This year Kyrgyz historians and officials are planning celebrations of the 2,200th anniversary of the first mention of the "Kyrgyz" people in ancient Chinese manuscripts. The celebration is the latest in a decade-long string of festivities throughout Central Asia. By staking claims about the past, the various states of Central Asia have sought to bolster the credibility of their respective state-building efforts in the wake of the Soviet Union's implosion. But the attempts to design distinct national identities have prompted nations to occasionally clash over history. The debates also serve as an ongoing source of tension in the region.
Since 1991, hardly a year has passed in Central Asia without a major cultural anniversary being marked in one or more states Kazakhstan, Kyrgyzstan, Tajikistan, Turkmenistan and Uzbekistan. Indeed, it has sometimes appeared as though the newly independent Central Asian countries have engaged in a competition to demonstrate the most vibrant heritage. Kazakhstan has marked the anniversaries of the poet Abay and the foundation of the town of Turkestan. Uzbekistan has held celebrations in honor of the medieval Mongol warlord Timur, as well as honoring the great Persian thinkers Bukhari and Ferghani. Meanwhile, Kyrgyzstan has marked the millennium of the epic "Manas," and the 3,000th anniversary of the foundation of Osh. Tajikistan, not to be outdone, has commemorated the millennium of the Samanid dynasty.
These events have been largely staged with an aim towards promoting a cultural revival, and shaping national identity. In a relatively short time, Central Asian states have managed to distance themselves from the Soviet legacy. School curricula, dominated a decade ago by the Russian view of history, have been overhauled. At the same time, local historians with and without governmental support are intensely studying Central Asia's past, searching for national roots. A new generation of students is learning history through new books, and governmental mass media eagerly devote their coverage to the revival of history that had remained obscure during the Soviet era.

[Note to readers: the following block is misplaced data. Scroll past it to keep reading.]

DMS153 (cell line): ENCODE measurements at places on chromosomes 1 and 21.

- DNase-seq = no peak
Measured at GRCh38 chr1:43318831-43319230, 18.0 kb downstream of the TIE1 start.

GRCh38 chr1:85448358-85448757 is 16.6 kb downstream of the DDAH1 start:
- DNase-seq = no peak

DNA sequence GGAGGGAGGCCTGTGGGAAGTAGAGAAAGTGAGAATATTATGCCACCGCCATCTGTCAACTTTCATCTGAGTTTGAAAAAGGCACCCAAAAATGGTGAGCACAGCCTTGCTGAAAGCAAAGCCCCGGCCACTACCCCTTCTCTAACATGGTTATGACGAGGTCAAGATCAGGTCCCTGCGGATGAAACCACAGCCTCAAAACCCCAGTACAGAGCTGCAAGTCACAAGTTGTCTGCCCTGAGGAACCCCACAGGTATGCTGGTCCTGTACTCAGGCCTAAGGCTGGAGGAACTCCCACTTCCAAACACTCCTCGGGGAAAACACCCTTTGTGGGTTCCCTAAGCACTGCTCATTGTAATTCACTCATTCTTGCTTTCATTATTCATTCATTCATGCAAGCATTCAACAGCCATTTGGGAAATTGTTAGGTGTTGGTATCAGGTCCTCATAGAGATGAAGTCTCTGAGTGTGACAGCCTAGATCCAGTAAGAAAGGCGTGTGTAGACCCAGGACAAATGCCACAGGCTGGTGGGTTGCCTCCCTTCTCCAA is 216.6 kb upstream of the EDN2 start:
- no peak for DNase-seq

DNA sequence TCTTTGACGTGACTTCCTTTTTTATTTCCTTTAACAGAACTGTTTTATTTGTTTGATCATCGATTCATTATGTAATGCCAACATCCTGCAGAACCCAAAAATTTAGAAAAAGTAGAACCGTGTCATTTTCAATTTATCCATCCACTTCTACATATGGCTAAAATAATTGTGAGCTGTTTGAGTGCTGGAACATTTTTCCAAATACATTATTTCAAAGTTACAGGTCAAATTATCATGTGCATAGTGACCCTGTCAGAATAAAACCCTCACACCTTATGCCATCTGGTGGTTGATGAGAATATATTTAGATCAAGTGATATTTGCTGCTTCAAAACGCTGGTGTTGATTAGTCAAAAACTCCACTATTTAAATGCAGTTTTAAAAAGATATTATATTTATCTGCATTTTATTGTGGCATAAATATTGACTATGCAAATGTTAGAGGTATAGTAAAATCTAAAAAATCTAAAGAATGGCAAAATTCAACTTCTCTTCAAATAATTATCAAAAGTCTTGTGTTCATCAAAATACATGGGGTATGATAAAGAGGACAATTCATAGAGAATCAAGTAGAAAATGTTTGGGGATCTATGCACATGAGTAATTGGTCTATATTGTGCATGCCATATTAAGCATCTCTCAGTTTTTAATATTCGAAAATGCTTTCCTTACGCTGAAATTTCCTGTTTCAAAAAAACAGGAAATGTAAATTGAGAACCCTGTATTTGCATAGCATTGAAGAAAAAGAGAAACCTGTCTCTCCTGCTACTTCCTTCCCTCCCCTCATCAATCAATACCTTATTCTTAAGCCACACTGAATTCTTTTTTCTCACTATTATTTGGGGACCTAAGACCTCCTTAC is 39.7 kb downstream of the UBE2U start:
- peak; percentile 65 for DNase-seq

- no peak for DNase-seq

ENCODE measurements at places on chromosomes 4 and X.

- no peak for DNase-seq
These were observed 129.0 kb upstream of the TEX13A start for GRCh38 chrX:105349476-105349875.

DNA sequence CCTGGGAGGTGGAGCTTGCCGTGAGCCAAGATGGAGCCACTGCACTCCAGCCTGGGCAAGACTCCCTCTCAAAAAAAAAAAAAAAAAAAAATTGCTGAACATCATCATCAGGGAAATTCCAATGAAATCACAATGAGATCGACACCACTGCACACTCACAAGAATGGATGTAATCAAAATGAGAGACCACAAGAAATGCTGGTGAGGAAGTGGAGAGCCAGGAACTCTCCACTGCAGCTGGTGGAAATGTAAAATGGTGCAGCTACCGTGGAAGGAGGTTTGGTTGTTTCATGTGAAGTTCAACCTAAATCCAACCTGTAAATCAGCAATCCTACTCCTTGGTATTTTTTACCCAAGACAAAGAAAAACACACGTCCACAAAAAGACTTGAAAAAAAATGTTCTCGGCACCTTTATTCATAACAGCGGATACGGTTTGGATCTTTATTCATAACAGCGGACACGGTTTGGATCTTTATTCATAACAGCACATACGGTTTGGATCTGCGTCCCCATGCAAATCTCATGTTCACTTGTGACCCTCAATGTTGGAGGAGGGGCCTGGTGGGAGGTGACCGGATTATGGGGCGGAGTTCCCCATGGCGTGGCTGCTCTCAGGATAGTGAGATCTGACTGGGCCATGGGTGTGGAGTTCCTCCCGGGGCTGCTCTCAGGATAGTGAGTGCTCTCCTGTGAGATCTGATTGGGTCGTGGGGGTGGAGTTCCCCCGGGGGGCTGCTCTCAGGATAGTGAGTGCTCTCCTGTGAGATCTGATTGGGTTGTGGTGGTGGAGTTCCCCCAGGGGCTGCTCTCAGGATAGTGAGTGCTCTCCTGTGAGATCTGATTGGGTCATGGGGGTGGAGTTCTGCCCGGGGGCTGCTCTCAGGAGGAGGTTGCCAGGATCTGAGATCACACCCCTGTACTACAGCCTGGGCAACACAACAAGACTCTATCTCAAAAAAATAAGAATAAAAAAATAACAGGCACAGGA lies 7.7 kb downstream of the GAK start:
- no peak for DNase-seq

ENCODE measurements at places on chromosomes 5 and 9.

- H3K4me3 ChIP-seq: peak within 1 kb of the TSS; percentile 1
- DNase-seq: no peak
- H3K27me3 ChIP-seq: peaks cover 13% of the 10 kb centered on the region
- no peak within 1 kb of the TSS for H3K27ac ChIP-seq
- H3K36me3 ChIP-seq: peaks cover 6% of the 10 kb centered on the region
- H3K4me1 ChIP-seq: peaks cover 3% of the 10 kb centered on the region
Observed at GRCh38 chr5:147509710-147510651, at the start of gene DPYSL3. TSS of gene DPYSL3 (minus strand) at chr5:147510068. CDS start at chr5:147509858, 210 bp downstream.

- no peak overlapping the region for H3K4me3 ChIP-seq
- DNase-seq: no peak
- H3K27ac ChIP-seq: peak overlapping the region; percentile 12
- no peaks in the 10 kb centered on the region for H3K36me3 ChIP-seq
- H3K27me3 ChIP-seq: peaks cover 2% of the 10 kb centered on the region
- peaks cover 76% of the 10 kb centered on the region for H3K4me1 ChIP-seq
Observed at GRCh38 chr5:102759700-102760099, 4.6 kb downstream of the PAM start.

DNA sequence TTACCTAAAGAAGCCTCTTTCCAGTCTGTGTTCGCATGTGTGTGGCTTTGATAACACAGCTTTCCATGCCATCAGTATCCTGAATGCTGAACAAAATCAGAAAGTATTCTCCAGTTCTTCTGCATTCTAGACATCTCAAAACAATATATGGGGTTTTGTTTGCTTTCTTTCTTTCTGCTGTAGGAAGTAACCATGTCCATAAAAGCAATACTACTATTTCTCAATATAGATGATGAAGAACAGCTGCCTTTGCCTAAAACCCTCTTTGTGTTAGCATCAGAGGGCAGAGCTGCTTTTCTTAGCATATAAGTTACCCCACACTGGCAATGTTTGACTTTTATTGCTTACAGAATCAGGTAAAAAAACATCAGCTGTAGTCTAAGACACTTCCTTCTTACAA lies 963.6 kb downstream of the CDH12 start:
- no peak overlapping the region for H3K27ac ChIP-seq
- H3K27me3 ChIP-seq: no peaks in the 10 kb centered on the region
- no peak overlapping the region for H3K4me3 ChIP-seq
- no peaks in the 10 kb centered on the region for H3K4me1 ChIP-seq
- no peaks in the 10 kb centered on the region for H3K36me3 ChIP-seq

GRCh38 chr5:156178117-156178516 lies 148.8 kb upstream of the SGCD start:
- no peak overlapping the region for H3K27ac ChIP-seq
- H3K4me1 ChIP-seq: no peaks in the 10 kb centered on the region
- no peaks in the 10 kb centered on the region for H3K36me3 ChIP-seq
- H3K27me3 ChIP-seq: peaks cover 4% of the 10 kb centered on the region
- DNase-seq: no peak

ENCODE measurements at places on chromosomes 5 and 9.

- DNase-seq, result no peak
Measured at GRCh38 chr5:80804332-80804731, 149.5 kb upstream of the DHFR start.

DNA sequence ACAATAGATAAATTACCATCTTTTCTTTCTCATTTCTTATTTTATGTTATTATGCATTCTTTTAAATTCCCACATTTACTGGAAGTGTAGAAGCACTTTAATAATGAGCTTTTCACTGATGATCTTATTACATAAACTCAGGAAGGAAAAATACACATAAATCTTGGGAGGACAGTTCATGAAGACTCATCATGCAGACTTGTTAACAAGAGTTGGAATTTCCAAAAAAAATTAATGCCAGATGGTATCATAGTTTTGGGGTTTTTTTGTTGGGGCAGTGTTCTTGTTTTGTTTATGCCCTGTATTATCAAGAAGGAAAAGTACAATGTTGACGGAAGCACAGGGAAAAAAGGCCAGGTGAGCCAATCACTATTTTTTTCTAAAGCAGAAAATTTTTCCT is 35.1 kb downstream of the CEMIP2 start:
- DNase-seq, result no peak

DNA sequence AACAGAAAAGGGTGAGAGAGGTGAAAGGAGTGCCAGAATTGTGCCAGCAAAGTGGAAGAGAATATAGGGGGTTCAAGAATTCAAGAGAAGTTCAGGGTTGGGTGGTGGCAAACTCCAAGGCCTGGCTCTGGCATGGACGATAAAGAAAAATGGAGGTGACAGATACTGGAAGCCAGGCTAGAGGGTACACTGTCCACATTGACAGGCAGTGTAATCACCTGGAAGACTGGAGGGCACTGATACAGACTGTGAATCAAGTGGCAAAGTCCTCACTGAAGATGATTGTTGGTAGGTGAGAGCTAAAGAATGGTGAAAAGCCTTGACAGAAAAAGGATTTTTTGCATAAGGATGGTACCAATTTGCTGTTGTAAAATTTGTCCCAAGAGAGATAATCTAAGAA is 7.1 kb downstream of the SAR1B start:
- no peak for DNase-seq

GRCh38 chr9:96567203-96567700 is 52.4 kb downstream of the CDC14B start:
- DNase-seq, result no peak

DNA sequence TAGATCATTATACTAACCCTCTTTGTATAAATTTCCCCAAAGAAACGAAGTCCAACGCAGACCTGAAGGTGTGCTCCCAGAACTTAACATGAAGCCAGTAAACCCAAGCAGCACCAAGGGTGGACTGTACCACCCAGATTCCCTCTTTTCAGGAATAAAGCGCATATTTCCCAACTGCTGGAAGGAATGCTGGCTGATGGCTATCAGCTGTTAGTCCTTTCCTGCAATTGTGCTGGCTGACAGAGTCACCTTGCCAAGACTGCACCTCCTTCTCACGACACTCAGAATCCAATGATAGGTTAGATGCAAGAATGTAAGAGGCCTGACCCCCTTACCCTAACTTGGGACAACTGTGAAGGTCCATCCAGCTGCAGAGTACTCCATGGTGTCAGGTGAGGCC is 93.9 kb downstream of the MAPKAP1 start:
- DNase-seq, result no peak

However, historians of each of the Central Asian republics greatly differ in their interpretation of the past. New ideologists have created a new approach, looking at everything through a national mirror. Some even feel inclined to assign a particular ethnic identity to historical figures who had been previously considered common ancestors. For example, attempts have been made to portray the medieval Turkic thinker Farabi (circa 9th-10th century) as a Kazakh because was born on the territory of modern Kazakhstan.
Likewise, some Kyrgyz historians claim that the Turkic scholar Makhmud Kashgari-Barskani (12th century), and the author of the first poem in Turkic language Jusup Balasaguni (11th century), are Kyrgyz because they lived during the Karakhan dynasty, which controlled the territory of the modern Kyrgyz Republic. Furthermore, a few Kyrgyz experts claim that some elements of the ruling Karakhan tribes are thought to have been incorporated into the Kyrgyz ethnic fabric. Those assertions are disputed by Uighur academics, who claim Balasaguni and Kashgari as their own. To strengthen their own claim to Balasaguni and Kashgari, Kyrgyz authorities erected statues of both men in the capital Bishkek.
Uzbekistan has perhaps been most aggressive in claiming direct connections to the past. In the Uzbek view, the medieval warlord Timur, also known as Tamerlane, is no longer a Mongol-Turkic figure but a father of the Uzbek nationality. "Tamerlane spent his lifetime fighting against Uzbeks, whom he considered arch enemies. If only he knew that he was going to be given a new ethnic origin he would not have wasted his time," Kyrgyz historian K. Kasimov quipped. "Even his true Mongolian anthropological appearance has been distorted in favor of politics. To ensure an easy acceptance of him by ordinary people his giant statue in Tashkent was given Pamirian-Ferghana race's features which are characteristic to the modern Uzbeks."
The people of Central Asia remain sensitive about cultural heritage. Aware of the sensitivities, Soviet authorities handled matters of history with great caution, doing everything in their power to control discussion of the past. In the post-Soviet era, disputes over history have played prominent roles in some recent inter-ethnic clashes. For instance, history was a factor in the 1990 Osh rioting between Kyrgyz and Uzbeks, in which dozens died. [For additional information see the Eurasia Insight archives]. Babur, the 16th century ruler of what now comprises south Kyrgyzstan, was Uzbek. Some Uzbeks complain that his legacy in and around the city of Osh is being neglected because of his heritage.
Some Kyrgyz experts, however, are reluctant to accept Babur as Uzbek. They say that Babur, a direct descendent of Genghis Khan, does not fit any modern ethnic profile. His Mongolian and nomadic origins mean that he is closer to the Kyrgyz in ethnic identity than to the more sedentary Uzbeks, those experts add.
When Tajiks planned the celebration of the Samanid dynasty (9th-10th century) in 1997 it nearly became a subject of interstate tensions between Tajikistan and Uzbekistan. Alarmed by prospective growth of national identity sense among its own Tajik people, which comprises a significant part of the Uzbekstan's population, especially in and around Samarkand, officials in Tashkent tried hard to play down the significance of the event.
Arslan Koichiev is a freelance journalist who specializes in Central Asian affairs.